Anti-sense RNA directed toward SOD1 is currently being tested as a promising therapeutic for ALS caused by mutations in SOD1 (Miller et al., 2013). A similar approach may ultimately be effective for other dominant, familial forms of ALS (Reddy and Miller, 2015; van Zundert and Brown, 2017). However, >80% of ALS patients are diagnosed with sporadic ALS, so strategies to inactivate a single culprit gene are not tenable for most cases of ALS. Instead, multiple, concurrent therapeutic interventions that effectively address the pathology and symptoms of ALS will likely be necessary to alter the course of disease (Brown and Al-Chalabi, 2017).
Because synaptic loss and muscle denervation are common to sporadic as well as familial forms of ALS, the approach described here has the potential to be effective for both forms of ALS. Moreover, increasing MuSK activity and retrograde signaling may also slow the deterioration of neuromuscular synapses in other neuromuscular diseases and during aging (Engel et al., 2015; Gilhus and Verschuuren, 2015; Valdez et al., 2012; Poort et al., 2016). Consistent with this idea, adenoviral expression of Dok-7, an inside-outside activator of MuSK, not only extends longevity of SOD1-G93A mice but also provides benefit in other mouse models of neuromuscular disease, including congenital myasthenia and Emery-Dreifuss muscular dystrophy (Miyoshi et al., 2017; Arimura et al., 2014). Further, there is increasing evidence that synaptic loss occurs early during disease progression in other neurodegenerative diseases, such as Alzheimer’s disease, Huntington’s disease, Parkinson’s disease and Frontotemporal dementia and Spinal Muscular Atrophy (Henstridge et al., 2016), so similar strategies, designed to preserve synapses, may slow progression in these diseases as well.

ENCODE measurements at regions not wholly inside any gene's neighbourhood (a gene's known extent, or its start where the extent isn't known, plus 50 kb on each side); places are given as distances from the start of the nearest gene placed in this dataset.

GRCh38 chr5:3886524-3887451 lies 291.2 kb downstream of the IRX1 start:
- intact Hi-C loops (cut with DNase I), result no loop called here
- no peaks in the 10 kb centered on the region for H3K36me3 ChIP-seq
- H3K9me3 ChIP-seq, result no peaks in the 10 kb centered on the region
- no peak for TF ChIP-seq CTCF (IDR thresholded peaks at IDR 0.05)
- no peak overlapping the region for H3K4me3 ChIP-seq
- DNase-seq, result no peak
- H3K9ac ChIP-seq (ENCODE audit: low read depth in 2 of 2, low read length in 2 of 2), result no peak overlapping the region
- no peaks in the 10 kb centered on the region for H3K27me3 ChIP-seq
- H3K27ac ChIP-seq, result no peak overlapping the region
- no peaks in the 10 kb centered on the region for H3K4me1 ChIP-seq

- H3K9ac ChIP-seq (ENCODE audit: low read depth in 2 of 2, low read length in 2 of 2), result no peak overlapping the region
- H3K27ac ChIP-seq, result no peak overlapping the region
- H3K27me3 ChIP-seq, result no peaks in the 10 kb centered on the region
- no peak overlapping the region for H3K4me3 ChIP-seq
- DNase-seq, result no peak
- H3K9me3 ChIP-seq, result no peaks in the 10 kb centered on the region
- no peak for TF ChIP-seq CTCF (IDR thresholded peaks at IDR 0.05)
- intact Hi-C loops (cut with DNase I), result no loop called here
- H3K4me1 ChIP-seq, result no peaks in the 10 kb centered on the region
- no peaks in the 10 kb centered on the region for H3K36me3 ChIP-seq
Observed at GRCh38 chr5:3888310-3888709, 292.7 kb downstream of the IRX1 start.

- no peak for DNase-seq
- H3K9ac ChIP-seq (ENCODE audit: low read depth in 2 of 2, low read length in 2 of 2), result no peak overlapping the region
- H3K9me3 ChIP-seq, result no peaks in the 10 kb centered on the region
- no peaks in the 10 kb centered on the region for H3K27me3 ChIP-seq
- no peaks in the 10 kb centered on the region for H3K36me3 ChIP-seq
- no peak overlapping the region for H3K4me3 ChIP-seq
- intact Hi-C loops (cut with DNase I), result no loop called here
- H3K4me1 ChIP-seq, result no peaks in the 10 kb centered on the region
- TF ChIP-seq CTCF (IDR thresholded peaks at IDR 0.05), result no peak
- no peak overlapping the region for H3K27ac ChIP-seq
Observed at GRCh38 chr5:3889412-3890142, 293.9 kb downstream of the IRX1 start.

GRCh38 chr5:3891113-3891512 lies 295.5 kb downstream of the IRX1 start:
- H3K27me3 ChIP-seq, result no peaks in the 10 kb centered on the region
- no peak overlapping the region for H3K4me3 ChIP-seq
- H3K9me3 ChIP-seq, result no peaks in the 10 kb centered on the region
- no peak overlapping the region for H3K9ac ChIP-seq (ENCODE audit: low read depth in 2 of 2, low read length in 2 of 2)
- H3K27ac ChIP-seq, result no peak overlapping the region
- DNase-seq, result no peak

Our proof of concept experiments were designed to determine whether boosting retrograde signaling in vivo with the MuSK agonist antibody might slow motor axon withdrawal and muscle denervation in SOD1-G93A mice. As such, we introduced the MuSK agonist antibody after denervation was already evident, during the early phase of denervation in female SOD1-G93A mice and mid-phase in male SOD1-G93A mice, but before SOD1-G93A mice exhibited overt and severe deficits in limb motor function. This timing for delivery of the MuSK agonist antibody may be pertinent and significant for ALS, as denervation is the cause of muscle fibrillations, an early clinical sign in ALS. Because MuSK-dependent retrograde signaling is likely to act focally on nerve terminals and axons that are near the postsynaptic membrane and to be less effective in promoting regeneration of axons that have fully withdrawn, early delivery of a MuSK agonist is likely to be more effective than later delivery in ALS.